An interesting thing happened to me today.
I ran into a person who knows me, a person who is also a writer.
And they said the darnedest thing. Something about me just writing about food. As if it were something lesser than writing a novel or whatever.
Actually, I have written a novel. In the Shadow of Ravens, a novel portraying the forbidden practice of witchcraft as it evolved in seventeenth-century England. But, more than that, it is the story of a family of strong women, of healing, of cooking, and of love.
There’s a good bit of food in it, yes, because one of the main characters is a cook. It was a spinoff from another one of my books, “A Hastiness of Cooks”: A Practical Handbook for Use in Deciphering the Mysteries of Historic Recipes and Cookbooks, aimed at living-history reenactors, historians, writers, chefs, archaeologists, and, of course, cooks. Publishers Weekly deemed it a “remarkable book.”
Their comment resurrected a bit of the writerly snobbery still lurking in the shadows whenever the messiness of food pops up.
Food, and eating, plays the most important role – more than anything else – in the lives of humans.
If you don’t eat, if you don’t take in fluids, you won’t live.
Yes, you could survive for a while as your body catabolizes the fat stored under your skin. You would need water, though, because if you don’t have access to water, you’re counting three days until the Grim Reaper raps on your door. As for food, let’s see, how about two months, as long you’ve got water. Of course, it all depends on how fat you are when your food supply shuts down.
So food’s pretty important when you get right down to it! And so is writing about it.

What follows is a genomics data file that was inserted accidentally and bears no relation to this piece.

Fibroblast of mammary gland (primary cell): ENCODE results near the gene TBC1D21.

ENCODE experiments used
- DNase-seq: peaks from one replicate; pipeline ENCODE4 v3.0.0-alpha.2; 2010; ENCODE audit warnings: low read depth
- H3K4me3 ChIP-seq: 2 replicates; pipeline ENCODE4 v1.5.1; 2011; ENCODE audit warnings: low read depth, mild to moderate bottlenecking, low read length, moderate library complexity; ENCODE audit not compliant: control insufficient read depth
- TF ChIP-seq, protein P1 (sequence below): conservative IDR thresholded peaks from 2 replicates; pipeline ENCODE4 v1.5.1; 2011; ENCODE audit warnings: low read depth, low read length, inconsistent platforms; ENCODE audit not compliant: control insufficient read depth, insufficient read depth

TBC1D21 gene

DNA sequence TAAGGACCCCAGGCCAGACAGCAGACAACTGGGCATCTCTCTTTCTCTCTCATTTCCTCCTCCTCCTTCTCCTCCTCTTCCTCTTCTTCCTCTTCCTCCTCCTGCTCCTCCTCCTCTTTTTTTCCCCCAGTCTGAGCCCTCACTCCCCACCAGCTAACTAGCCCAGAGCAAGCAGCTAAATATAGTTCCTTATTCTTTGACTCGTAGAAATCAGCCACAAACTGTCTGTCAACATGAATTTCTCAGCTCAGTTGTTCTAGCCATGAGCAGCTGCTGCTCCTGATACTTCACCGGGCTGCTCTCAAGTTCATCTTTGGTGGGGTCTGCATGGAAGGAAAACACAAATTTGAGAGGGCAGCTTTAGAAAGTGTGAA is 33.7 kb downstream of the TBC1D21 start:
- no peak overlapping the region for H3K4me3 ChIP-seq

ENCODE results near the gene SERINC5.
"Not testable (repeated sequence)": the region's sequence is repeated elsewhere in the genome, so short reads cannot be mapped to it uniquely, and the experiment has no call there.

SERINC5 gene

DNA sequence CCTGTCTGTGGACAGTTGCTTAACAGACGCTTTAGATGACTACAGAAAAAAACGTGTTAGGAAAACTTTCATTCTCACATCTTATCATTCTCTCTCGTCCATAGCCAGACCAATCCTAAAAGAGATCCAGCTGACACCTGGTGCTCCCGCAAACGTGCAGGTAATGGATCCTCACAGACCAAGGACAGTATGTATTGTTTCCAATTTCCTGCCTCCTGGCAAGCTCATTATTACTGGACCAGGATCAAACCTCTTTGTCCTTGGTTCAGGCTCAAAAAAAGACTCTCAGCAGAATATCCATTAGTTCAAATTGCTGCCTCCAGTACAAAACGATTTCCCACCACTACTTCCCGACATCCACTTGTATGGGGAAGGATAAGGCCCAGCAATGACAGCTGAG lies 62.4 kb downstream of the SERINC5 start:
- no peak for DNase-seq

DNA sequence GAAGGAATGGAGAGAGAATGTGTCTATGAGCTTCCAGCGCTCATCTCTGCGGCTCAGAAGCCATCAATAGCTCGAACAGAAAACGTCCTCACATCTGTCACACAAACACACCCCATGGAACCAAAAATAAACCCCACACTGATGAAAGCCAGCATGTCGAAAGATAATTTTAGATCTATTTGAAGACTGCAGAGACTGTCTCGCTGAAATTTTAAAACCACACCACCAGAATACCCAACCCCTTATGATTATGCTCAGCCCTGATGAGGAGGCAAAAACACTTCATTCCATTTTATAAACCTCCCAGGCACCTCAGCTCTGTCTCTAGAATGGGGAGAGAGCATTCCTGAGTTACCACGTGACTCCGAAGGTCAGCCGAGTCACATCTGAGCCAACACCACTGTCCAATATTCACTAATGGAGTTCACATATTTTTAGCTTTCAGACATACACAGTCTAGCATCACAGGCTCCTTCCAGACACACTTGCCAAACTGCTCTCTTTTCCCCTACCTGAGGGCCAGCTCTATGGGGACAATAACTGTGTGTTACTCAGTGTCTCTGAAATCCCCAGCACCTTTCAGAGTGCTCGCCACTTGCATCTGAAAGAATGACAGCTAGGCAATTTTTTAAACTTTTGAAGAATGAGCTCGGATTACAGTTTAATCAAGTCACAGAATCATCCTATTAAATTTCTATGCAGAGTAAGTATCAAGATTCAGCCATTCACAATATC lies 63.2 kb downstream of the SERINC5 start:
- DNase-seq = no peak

Foodways are usually the last cultural habits to assimilate, if they ever do. Writing about culinary cultures, as I did in my fifth book – Meatballs & Lefse: Memories and Recipes from a Scandinavian-American Farming Life – preserves aspects of a culture’s kitchen habits, beliefs, and traditions. Meatballs & Lefse garnered a Finalist award in the 2021 Next Generation Indie Book Awards.
I touched on that concept in my first book. In Mushroom: A Global History (Reaktion Books UK, distributed by the University of Chicago Press), I examined how traditional Anglo-American food habits excluded fungi. As opposed to the rest of the world, primarily Asia, Slavic countries, Italy, France, and Germany.
Nothing wrong with that.
Then in my latest book, Stoves & Suitcases: Searching for Home in the World’s Kitchens, I described my discoveries of various cultures and the food emanating from those cultures. I carried that theme over from my fourth book, Wisdom Soaked in Palm Oil: Journeying Through the Food and Flavors of Africa.
In many cases, food is the pathway through which you learn about other people and other cultures.
I do not believe that any form of writing is better than any other.
And I would like to believe that others don’t think so, either.